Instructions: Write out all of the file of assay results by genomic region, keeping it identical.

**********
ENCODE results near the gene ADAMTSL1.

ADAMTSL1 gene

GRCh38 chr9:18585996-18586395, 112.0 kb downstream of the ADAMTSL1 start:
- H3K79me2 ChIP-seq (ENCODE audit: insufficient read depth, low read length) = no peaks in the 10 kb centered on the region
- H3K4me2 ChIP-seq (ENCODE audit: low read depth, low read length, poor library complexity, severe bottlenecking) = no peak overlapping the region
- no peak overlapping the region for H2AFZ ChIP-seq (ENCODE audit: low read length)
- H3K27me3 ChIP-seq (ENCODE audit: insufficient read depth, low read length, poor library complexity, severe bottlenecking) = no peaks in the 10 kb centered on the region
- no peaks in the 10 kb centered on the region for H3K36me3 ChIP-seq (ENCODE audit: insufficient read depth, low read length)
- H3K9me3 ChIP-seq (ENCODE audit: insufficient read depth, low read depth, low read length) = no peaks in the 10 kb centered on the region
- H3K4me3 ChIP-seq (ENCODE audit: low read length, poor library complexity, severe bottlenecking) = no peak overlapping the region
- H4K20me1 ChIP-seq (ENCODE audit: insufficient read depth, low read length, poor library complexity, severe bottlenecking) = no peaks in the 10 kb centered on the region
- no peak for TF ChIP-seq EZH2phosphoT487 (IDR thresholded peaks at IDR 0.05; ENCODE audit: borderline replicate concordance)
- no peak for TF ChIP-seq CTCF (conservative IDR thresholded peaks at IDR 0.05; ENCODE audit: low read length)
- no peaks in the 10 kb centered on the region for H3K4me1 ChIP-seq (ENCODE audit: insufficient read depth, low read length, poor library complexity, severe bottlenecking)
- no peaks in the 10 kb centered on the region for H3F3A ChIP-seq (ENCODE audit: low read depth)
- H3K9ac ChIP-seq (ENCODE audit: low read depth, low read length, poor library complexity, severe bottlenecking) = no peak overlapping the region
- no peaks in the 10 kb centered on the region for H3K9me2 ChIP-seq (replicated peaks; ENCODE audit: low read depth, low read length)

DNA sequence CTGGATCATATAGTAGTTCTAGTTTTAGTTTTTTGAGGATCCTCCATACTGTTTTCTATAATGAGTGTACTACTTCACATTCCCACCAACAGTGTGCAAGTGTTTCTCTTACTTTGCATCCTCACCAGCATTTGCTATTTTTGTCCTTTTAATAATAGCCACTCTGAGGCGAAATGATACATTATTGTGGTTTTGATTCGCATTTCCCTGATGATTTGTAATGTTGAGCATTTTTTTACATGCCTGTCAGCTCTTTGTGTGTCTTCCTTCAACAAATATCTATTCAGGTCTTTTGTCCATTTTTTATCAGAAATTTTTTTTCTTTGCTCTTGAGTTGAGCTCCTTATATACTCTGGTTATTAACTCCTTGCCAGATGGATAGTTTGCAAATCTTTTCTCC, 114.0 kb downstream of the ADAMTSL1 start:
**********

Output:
ENCODE results near the gene ADAMTSL1.

ADAMTSL1 gene

GRCh38 chr9:18585996-18586395, 112.0 kb downstream of the ADAMTSL1 start:
- H3K79me2 ChIP-seq (ENCODE audit: insufficient read depth, low read length) = no peaks in the 10 kb centered on the region
- H3K4me2 ChIP-seq (ENCODE audit: low read depth, low read length, poor library complexity, severe bottlenecking) = no peak overlapping the region
- no peak overlapping the region for H2AFZ ChIP-seq (ENCODE audit: low read length)
- H3K27me3 ChIP-seq (ENCODE audit: insufficient read depth, low read length, poor library complexity, severe bottlenecking) = no peaks in the 10 kb centered on the region
- no peaks in the 10 kb centered on the region for H3K36me3 ChIP-seq (ENCODE audit: insufficient read depth, low read length)
- H3K9me3 ChIP-seq (ENCODE audit: insufficient read depth, low read depth, low read length) = no peaks in the 10 kb centered on the region
- H3K4me3 ChIP-seq (ENCODE audit: low read length, poor library complexity, severe bottlenecking) = no peak overlapping the region
- H4K20me1 ChIP-seq (ENCODE audit: insufficient read depth, low read length, poor library complexity, severe bottlenecking) = no peaks in the 10 kb centered on the region
- no peak for TF ChIP-seq EZH2phosphoT487 (IDR thresholded peaks at IDR 0.05; ENCODE audit: borderline replicate concordance)
- no peak for TF ChIP-seq CTCF (conservative IDR thresholded peaks at IDR 0.05; ENCODE audit: low read length)
- no peaks in the 10 kb centered on the region for H3K4me1 ChIP-seq (ENCODE audit: insufficient read depth, low read length, poor library complexity, severe bottlenecking)
- no peaks in the 10 kb centered on the region for H3F3A ChIP-seq (ENCODE audit: low read depth)
- H3K9ac ChIP-seq (ENCODE audit: low read depth, low read length, poor library complexity, severe bottlenecking) = no peak overlapping the region
- no peaks in the 10 kb centered on the region for H3K9me2 ChIP-seq (replicated peaks; ENCODE audit: low read depth, low read length)

DNA sequence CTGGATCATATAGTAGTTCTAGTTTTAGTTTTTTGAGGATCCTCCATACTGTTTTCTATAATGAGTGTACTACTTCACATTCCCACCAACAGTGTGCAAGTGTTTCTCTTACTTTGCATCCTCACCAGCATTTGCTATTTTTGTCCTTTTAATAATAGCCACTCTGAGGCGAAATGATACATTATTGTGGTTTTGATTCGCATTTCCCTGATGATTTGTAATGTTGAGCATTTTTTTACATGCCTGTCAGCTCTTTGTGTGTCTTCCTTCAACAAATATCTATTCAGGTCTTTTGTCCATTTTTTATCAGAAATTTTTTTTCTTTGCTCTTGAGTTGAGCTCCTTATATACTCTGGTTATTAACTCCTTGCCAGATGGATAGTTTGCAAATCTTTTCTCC, 114.0 kb downstream of the ADAMTSL1 start: